Connecting state and local government leaders
States and localities have come to depend on the social media platform to get information out in emergencies and other situations. But a surge in imposter accounts has some worried.
From celebrities to sitting senators, it’s seemed in recent days that no one was safe from parody or imposter Twitter accounts.
Government agencies are no exception. And with Twitter’s flip-flopping verification processes under new owner Elon Musk, public-sector social media managers are anxiously waiting to see what will happen next with a platform they’ve come to rely on.
“I can tell you that the government agencies that we hear from are very concerned about imposter accounts, with these parody accounts, and there's a whole lot of confusion,” said Kristy Dalton, CEO and founder of Government Social Media, a network of public sector social media specialists.
In many cases, the rogue accounts that have cropped up poke fun at government entities.
“You can use the Peach Pass to access the toll lane on Rainbow Road to avoid all blue shells,” reads one tweet from a Georgia Department of Transportation parody account, referencing the popular video game “Mario Kart.”
A Colorado Department of Transportation parody account employs dark humor to highlight controversial policies or projects.
“We are proud that the majority of the most dangerous roads in the [Denver] metro area are CDOT state highways. Our job is to design roads to get people where they are going quickly regardless of the consequences. Safety third!” reads one of the imposter tweets.
Meanwhile, two accounts impersonated Chicago Transportation Authority President Dorval Carter, prompting the agency to flag the fakes.
But it’s not the jokes or critiques that are unnerving government officials, Dalton said. It’s the potential to spread misinformation, and if those accounts can pay for a blue checkmark–which has long indicated an account’s authenticity–that threat grows more worrisome.
Earlier this month, shortly after Musk took over at the company, Twitter launched its Twitter Blue “premium subscription service,” offering checks and other “premium features” to users willing to pay a $7.99 monthly fee. But within days the company halted the program as fake accounts surged. Musk has since indicated that Twitter has plans to relaunch the initiative at the end of November.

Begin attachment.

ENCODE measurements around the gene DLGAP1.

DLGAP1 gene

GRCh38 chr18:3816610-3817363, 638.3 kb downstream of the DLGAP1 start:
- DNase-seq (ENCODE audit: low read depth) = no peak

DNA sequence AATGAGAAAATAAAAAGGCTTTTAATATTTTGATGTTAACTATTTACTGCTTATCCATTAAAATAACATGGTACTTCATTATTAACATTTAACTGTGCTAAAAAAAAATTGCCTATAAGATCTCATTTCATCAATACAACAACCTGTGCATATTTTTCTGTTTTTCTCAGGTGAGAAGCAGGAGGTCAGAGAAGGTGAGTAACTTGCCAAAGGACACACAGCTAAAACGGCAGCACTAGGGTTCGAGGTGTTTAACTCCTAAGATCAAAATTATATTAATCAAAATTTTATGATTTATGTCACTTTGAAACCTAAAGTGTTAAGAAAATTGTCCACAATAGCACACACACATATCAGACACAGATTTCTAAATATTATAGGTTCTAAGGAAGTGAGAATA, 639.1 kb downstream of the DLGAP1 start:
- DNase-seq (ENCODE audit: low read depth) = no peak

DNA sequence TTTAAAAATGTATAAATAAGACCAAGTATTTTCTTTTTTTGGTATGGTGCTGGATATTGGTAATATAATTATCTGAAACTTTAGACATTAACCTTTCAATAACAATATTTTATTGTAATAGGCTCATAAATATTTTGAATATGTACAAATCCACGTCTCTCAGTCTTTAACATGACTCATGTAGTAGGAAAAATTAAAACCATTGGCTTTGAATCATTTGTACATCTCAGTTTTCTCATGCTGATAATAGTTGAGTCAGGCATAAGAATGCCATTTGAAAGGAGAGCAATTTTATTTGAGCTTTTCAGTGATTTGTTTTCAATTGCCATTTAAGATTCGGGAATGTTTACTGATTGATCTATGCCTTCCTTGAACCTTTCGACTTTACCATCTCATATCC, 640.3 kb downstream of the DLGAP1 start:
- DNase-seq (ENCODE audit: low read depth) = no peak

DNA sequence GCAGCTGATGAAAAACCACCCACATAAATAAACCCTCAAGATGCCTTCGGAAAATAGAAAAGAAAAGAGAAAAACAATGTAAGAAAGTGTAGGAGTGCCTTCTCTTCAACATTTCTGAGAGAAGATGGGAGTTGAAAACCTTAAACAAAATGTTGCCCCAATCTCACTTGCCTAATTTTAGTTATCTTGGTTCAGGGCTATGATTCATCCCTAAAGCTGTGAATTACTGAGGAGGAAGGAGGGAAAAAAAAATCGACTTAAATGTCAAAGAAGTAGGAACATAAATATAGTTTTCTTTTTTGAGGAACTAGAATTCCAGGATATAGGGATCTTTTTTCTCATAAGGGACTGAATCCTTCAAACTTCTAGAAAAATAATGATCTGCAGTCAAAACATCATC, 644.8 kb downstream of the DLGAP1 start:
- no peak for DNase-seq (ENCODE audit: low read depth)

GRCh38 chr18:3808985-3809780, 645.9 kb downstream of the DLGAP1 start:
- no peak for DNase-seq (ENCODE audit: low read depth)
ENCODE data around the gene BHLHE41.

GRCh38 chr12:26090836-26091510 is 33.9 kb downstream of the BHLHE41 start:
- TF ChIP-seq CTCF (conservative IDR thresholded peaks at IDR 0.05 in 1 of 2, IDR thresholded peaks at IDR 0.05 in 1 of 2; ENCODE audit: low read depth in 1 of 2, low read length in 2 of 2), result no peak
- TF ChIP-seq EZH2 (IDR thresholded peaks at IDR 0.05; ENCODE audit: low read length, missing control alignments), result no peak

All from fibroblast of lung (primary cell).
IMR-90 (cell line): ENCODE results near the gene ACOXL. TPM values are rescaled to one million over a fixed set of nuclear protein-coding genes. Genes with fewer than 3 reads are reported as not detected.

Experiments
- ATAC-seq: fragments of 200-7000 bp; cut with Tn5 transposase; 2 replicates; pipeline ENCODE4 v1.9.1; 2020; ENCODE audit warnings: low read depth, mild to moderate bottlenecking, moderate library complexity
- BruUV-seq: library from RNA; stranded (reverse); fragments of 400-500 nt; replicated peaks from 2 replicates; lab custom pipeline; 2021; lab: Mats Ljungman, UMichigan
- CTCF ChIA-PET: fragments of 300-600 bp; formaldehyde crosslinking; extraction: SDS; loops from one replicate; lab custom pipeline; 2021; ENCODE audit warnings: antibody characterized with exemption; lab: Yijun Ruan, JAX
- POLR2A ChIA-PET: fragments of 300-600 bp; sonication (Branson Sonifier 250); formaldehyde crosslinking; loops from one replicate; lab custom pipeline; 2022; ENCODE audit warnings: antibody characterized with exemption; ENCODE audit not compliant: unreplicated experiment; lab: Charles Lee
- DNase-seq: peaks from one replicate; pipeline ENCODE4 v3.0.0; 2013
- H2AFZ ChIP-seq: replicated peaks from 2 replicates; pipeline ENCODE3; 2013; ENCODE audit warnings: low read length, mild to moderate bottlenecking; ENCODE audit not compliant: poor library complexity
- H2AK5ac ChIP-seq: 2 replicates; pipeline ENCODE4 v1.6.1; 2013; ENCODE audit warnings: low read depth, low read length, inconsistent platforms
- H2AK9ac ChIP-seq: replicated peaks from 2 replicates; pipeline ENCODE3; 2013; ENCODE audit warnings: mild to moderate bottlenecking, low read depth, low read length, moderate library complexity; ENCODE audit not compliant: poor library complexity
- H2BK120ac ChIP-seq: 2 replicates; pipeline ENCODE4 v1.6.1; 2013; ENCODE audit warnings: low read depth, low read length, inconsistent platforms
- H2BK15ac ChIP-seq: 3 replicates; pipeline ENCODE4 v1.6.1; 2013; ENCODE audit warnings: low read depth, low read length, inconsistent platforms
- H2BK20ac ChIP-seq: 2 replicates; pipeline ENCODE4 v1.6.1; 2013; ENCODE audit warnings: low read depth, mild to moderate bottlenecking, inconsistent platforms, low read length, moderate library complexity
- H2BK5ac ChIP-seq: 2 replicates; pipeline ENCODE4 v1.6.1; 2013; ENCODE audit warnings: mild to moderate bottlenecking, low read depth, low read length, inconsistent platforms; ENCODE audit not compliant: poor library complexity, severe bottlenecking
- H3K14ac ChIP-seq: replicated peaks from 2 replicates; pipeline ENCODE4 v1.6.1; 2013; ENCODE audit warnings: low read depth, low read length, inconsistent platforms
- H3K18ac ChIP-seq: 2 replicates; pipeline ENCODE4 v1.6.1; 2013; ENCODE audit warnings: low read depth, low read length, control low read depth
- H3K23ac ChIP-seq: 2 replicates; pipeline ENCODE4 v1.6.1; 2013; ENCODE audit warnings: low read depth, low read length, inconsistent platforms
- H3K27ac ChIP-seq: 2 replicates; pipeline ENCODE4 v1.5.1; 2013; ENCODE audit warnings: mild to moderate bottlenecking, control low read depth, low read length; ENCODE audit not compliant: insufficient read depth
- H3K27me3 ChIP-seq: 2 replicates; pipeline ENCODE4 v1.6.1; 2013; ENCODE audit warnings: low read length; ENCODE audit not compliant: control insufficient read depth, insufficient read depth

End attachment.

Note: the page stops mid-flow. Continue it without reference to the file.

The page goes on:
Previously, a blue checkmark next to a Twitter user’s name meant that an account had gone through a vetting process to determine its authenticity.
“There has been a lot of chatter in our communities about concern over the checkmark and the fact that parody accounts can be dangerous for government agencies, especially during critical times,” Dalton said.
Government agencies and officials have long-had a complicated relationship with social media. In some instances, especially during the Covid-era, it has served as a conduit for harassment toward public officials. In other cases, agencies have made ill-advised posts that led to intense blowback from other users. There are examples of more light-hearted flubs. As well as agency straight-talk about problems.
But many government organizations have learned to embrace platforms like Twitter and Facebook over the years as a critical outlet to get information to the public quickly, about topics ranging from natural disasters to road closures. Twitter can be especially helpful during emergencies, Dalton explained.
Unfortunately, though, critical situations are also ripe grounds for spreading misinformation, and Twitter’s chaotic verification changes stand to make things worse.
Believable impersonations are easily within the realm of possibility. Last week, a Washington Post reporter successfully created an account posing as Massachusetts Sen. Ed Markey, complete with a blue check. That prompted Markey to call on Musk to share more details about Twitter’s new verification process.
To combat impersonations, Twitter created “official” labels last week, which added a smaller gray check to verified accounts and cannot be purchased. But just hours after rolling it out, the company repealed that feature.
The official label was a step in the right direction, Dalton said, and many social media managers are watching to see if it’ll return. But even if it does, it likely won’t be the end of the verification and impersonation saga.
“What [the official label] still doesn't get to is the fact that when people see that blue checkmark on any platform, they assume that that means officially verified, and you can trust the source of information,” Dalton said. “And I think we learned over the past week with parody accounts all across the board, even parody accounts of Elon Musk, that that's not the case.”
While it's not clear if government agencies are choosing to abandon Twitter, some are choosing to invest less time and fewer resources into the platform, Dalton said. But many agencies have large followings–in some cases, hundreds of thousands of followers–and the decision to give up that reach is a difficult one.
Molly Bolan is the assistant editor for Route Fifty.
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